You can read more about this format in TF1 Hub format
The TF1 Hub format is geared towards TensorFlow 1. It is only partially supported by TF Hub in TensorFlow 2. Please do consider publishing in the new TF2 SavedModel format instead by following the Exporting a model guide.
The TF1 Hub format is similar to the SavedModel format of TensorFlow 1 on a
syntactic level (same file names and protocol messages) but semantically
different to allow for module reuse, composition and re-training (e.g.,
different storage of resource initializers, different tagging conventions for
metagraphs). The easiest way to tell them apart on disk is the presence or
absence of the
To define a new module, a publisher calls
hub.create_module_spec() with a
module_fn. This function constructs a graph representing the module's
internal structure, using
tf.placeholder() for inputs to be supplied by the
caller. Then it defines signatures by calling
outputs) one or more times.
def module_fn(): inputs = tf.placeholder(dtype=tf.float32, shape=[None, 50]) layer1 = tf.layers.dense(inputs, 200) layer2 = tf.layers.dense(layer1, 100) outputs = dict(default=layer2, hidden_activations=layer1) # Add default signature. hub.add_signature(inputs=inputs, outputs=outputs) ... spec = hub.create_module_spec(module_fn)
The result of
hub.create_module_spec() can be used, instead of a path, to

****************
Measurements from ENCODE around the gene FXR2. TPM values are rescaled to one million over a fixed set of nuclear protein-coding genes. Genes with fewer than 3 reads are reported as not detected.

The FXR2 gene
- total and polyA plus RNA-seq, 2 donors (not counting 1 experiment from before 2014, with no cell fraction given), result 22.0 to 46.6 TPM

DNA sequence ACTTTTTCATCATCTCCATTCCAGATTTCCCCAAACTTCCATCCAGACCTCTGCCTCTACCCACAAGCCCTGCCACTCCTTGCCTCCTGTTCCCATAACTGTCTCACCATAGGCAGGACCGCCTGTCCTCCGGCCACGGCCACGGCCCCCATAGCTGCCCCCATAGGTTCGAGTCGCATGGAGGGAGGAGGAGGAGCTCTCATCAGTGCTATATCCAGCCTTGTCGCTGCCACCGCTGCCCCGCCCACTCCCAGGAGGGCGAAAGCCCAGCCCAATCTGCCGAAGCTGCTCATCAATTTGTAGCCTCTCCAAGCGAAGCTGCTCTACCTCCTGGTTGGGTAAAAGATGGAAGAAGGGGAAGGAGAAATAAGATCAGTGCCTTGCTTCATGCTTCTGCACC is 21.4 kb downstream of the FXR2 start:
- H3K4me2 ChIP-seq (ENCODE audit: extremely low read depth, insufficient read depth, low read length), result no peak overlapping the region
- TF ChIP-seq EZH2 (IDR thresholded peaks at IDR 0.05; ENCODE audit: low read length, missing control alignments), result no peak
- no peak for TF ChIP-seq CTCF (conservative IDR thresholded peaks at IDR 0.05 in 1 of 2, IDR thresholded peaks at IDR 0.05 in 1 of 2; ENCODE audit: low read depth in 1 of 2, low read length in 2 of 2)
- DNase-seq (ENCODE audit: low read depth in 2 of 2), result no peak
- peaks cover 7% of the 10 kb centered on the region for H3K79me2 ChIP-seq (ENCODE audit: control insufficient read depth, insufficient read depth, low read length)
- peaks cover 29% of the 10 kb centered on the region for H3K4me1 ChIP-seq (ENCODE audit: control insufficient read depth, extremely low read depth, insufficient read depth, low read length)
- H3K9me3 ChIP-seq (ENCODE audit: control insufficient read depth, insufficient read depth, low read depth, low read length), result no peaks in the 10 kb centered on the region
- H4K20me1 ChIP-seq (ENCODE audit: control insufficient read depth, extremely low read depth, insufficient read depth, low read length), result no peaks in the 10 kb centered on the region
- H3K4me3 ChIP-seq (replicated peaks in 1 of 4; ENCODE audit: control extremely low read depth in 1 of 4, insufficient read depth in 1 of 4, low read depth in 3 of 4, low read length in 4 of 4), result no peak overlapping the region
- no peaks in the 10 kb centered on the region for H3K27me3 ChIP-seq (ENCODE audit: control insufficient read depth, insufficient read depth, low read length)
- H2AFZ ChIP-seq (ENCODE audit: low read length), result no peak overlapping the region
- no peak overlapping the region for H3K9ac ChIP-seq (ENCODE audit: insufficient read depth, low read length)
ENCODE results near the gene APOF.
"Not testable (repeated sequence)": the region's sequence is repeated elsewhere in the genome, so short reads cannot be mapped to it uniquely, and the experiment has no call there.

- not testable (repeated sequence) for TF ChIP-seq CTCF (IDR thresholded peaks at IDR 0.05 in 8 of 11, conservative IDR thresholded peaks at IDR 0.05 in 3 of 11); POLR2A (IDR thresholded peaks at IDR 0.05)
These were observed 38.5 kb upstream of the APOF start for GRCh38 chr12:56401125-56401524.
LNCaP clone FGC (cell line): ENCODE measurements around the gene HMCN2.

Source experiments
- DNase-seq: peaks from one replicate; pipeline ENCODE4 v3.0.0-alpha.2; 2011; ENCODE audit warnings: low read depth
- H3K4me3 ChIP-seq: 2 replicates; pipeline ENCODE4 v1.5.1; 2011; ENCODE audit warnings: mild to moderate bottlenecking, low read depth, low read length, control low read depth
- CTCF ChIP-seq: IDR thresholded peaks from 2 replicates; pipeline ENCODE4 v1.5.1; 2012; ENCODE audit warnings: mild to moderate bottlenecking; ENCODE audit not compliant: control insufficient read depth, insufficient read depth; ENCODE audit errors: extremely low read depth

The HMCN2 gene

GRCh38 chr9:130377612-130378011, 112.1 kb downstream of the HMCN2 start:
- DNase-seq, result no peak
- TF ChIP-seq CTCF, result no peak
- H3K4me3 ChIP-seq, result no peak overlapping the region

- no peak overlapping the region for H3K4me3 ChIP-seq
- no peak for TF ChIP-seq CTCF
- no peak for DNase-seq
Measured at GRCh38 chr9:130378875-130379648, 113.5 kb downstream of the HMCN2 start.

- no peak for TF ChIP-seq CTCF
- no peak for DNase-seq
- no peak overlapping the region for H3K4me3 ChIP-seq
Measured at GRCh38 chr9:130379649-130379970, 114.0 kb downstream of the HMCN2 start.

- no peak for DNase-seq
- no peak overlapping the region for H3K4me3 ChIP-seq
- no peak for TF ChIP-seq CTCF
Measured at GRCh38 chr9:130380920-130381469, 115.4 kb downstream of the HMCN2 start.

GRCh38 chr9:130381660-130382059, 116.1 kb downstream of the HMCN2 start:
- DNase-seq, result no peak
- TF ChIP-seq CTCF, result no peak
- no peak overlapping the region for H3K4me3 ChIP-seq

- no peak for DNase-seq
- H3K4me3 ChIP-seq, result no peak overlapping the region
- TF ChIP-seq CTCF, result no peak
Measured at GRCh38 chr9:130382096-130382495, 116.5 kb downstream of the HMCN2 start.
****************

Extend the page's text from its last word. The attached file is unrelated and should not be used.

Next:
instantiate a module object within a particular TensorFlow graph. In such case,
there is no checkpoint, and the module instance will use the variable
Any module instance can be serialized to disk via its
method. Exporting a module serializes its definition together with the current
state of its variables in
session into the passed path. This can be used when
exporting a module for the first time, as well as when exporting a fine tuned
For compatibility with TensorFlow Estimators,
modules from the latest checkpoint, just like
exports the entire model from the latest checkpoint.
Module publishers should implement a common signature when possible, so that consumers can easily exchange modules and find the best one for their problem.
Take a look at our text embedding module exporter for a real-world example of how to create a module from a common text embedding format.
Advice for Publishers
To make fine-tuning easier for consumers, please be mindful of the following:
Fine-tuning needs regularization. Your module is exported with the
REGULARIZATION_LOSSEScollection, which is what puts your choice of
tf.layers.dense(..., kernel_regularizer=...)etc. into what the consumer gets from
tf.losses.get_regularization_losses(). Prefer this way of defining L1/L2 regularization losses.
In the publisher model, avoid defining L1/L2 regularization via the
tf.train.ProximalGradientDescentOptimizer, and other proximal optimizers. These are not exported alongside the module, and setting regularization strengths globally may not be appropriate for the consumer. Except for L1 regularization in wide (i.e. sparse linear) or wide & deep models, it should be possible to use individual regularization losses instead.
If you use dropout, batch normalization, or similar training techniques, set their hyperparameters to values that make sense across many expected uses. The dropout rate may have to be adjusted to the target problem's propensity to overfitting. In batch normalization, the momentum (a.k.a. decay coefficient) should be small enough to enable fine-tuning with small datasets and/or large batches. For advanced consumers, consider adding a signature that exposes control over critical hyperparameters.